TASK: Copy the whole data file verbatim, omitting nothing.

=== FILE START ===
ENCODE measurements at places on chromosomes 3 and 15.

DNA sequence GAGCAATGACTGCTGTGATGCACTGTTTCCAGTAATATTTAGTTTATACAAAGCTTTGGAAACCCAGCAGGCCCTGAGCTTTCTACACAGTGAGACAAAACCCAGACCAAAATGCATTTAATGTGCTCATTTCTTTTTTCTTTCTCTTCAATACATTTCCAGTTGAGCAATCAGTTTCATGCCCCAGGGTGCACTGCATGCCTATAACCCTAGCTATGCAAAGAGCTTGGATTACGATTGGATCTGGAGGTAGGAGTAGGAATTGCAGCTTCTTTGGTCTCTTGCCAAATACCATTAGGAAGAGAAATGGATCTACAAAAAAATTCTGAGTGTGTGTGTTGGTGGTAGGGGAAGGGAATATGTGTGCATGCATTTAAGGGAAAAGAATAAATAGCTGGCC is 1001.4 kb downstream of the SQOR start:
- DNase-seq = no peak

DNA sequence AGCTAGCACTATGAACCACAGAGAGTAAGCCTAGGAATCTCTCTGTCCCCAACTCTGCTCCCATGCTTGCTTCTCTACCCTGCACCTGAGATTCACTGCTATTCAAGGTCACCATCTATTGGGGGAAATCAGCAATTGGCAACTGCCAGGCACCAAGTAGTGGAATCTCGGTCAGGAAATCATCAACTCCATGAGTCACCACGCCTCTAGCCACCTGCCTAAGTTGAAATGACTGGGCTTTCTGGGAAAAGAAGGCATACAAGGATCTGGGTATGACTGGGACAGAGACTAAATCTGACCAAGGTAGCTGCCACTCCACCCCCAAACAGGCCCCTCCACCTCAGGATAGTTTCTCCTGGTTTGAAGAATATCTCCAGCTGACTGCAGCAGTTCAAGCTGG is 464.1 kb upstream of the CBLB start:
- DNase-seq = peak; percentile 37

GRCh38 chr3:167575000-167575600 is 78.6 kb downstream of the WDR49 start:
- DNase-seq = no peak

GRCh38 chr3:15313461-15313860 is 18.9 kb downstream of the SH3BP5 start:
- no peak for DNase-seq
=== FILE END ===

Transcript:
ENCODE measurements at places on chromosomes 3 and 15.

DNA sequence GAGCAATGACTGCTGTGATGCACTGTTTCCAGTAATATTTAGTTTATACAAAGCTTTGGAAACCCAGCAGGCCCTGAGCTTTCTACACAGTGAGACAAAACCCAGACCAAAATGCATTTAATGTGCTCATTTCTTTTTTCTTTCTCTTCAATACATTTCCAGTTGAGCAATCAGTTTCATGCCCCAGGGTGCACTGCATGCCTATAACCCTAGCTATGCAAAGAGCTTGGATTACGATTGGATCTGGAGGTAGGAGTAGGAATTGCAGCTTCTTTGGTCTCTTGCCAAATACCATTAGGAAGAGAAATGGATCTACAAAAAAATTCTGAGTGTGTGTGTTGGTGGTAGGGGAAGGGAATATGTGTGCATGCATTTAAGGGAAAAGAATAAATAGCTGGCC is 1001.4 kb downstream of the SQOR start:
- DNase-seq = no peak

DNA sequence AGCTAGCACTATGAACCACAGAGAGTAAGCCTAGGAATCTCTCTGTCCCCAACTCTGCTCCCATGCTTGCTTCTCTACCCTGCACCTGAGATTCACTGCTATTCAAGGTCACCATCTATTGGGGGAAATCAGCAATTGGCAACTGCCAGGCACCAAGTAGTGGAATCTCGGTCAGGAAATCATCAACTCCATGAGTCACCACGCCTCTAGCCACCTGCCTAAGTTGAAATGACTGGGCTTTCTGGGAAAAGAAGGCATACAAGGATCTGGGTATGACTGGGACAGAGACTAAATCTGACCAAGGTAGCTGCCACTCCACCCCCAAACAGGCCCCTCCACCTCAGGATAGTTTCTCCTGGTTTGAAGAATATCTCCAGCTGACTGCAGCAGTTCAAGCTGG is 464.1 kb upstream of the CBLB start:
- DNase-seq = peak; percentile 37

GRCh38 chr3:167575000-167575600 is 78.6 kb downstream of the WDR49 start:
- DNase-seq = no peak

GRCh38 chr3:15313461-15313860 is 18.9 kb downstream of the SH3BP5 start:
- no peak for DNase-seq